Council digs on compost


Hawaii County is considering putting those unwanted peas and carrots to good use.

The County Council’s Finance Committee gave its support Tuesday to a proposal that would add composting to its green waste operation, currently limited to recycling yard clippings for mulch.

The issue was one of several waste-related measures the committee addressed at the meeting in Hilo.

The committee, with all nine council members present, also voted in support of staff proposals to issue $4 million in bonds for a gas collection and control system at the West Hawaii Sanitary Landfill and borrow another $12 million to address capacity issues at the Kealakehe wastewater plant.

Each project needs approval by the full council outside of the committee process.

A 2009 study said that compostable material, including food waste and some papers and plastics, makes up 54 percent, or 114,000 tons, of garbage at the county’s landfills.

About 20 percent of that, or 22,800 tons, could be removed through composting, said Dora Beck, acting director of the Environmental Management Department.

The compost, managed by a contractor, would be available for use by Big Island residents at the South Hilo and West Hawaii landfills, though how much it would cost still needs to be determined.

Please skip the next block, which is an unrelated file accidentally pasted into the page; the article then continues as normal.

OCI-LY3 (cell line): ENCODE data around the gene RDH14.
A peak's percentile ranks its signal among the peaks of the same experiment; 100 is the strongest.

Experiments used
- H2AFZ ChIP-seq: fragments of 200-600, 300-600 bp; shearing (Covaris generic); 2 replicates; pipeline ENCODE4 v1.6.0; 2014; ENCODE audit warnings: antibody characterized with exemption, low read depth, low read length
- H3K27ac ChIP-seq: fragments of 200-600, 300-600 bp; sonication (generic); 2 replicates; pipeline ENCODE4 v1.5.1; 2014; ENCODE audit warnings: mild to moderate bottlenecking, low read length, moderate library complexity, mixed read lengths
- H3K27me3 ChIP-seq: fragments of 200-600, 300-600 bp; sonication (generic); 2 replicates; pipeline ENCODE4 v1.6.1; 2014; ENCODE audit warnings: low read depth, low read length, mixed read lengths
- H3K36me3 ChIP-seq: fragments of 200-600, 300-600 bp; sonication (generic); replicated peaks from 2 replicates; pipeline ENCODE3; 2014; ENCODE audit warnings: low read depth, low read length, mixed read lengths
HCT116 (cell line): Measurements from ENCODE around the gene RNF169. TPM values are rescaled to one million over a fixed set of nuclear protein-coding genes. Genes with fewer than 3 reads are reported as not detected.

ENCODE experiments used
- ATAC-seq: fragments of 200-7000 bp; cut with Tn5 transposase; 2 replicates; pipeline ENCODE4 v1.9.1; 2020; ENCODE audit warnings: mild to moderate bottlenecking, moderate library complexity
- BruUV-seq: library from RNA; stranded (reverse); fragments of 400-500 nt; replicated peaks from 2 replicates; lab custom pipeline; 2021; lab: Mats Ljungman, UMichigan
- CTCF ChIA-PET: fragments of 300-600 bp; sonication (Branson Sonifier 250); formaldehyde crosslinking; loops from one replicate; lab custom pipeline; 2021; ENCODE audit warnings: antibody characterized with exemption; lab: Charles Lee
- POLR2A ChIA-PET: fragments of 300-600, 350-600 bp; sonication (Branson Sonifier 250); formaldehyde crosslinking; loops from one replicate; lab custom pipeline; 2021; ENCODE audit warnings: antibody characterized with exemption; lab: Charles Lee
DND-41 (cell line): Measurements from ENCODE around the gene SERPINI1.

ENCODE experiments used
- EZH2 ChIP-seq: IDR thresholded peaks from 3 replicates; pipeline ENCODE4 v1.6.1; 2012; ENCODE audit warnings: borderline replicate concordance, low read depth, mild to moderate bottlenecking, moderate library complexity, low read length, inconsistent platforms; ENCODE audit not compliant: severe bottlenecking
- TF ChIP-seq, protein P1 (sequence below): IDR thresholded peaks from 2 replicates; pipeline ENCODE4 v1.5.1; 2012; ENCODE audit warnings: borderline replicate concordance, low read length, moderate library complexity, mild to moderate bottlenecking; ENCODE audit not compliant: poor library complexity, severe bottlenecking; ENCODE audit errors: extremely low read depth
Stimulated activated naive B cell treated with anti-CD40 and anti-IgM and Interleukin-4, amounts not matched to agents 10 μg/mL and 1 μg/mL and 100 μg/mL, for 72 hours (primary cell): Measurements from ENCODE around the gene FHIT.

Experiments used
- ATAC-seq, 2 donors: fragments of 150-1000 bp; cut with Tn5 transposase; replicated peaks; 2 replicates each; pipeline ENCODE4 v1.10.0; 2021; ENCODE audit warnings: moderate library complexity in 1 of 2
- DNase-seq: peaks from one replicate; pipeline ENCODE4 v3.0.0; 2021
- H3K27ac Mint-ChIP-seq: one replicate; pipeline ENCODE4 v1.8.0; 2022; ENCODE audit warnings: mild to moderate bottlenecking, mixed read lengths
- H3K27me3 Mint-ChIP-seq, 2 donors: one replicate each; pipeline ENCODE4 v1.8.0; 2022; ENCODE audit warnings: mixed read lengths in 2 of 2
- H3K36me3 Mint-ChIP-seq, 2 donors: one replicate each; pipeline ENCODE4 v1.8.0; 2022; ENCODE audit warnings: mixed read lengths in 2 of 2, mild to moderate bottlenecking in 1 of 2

Greg Goodale, county solid waste division chief, said mulch would still be free but residents should expect to pay for compost.

The council passed a similar resolution in 2011 but that stipulated contractors couldn’t charge the county more than $70 per ton. No responding bidders were able to get below that figure.

This time, staff left out any reference to cost, leaving that to be determined during bidding.

Beck said she hopes to have a composting operation in place by January 2014 if given final approval by the council.

Scraps and other compostable materials would have to be taken to the landfills.

Yard waste could still be taken to the Kealakehe transfer station for mulch.

How much the program would expand the life of the landfills remains unclear.

The county wants to award a 10-year contract for the composting operation, and plans to issue a request for proposals.

The federal Environmental Protection Agency is requiring the county to have a gas collection and control system in place by Dec. 17. Installation would be done by Waste Management Inc., which operates the landfill. Construction would begin in the second quarter of the year.

The gas would be burned.

It’s unclear if there would be enough gas to justify using it to generate electricity.

Beck said she would encourage the company to include the potential for power generation in its design after several council members said they didn’t want to miss an opportunity.

“I’d like to see us be proactive on this type of thing,” said Councilwoman Brenda Ford.

At the Kealakehe wastewater plant, sludge has accumulated, causing its capacity to be reduced by approximately 50 percent.

The county would spend $12 million through the state’s revolving loan program to remove the sludge and upgrade its aeration process.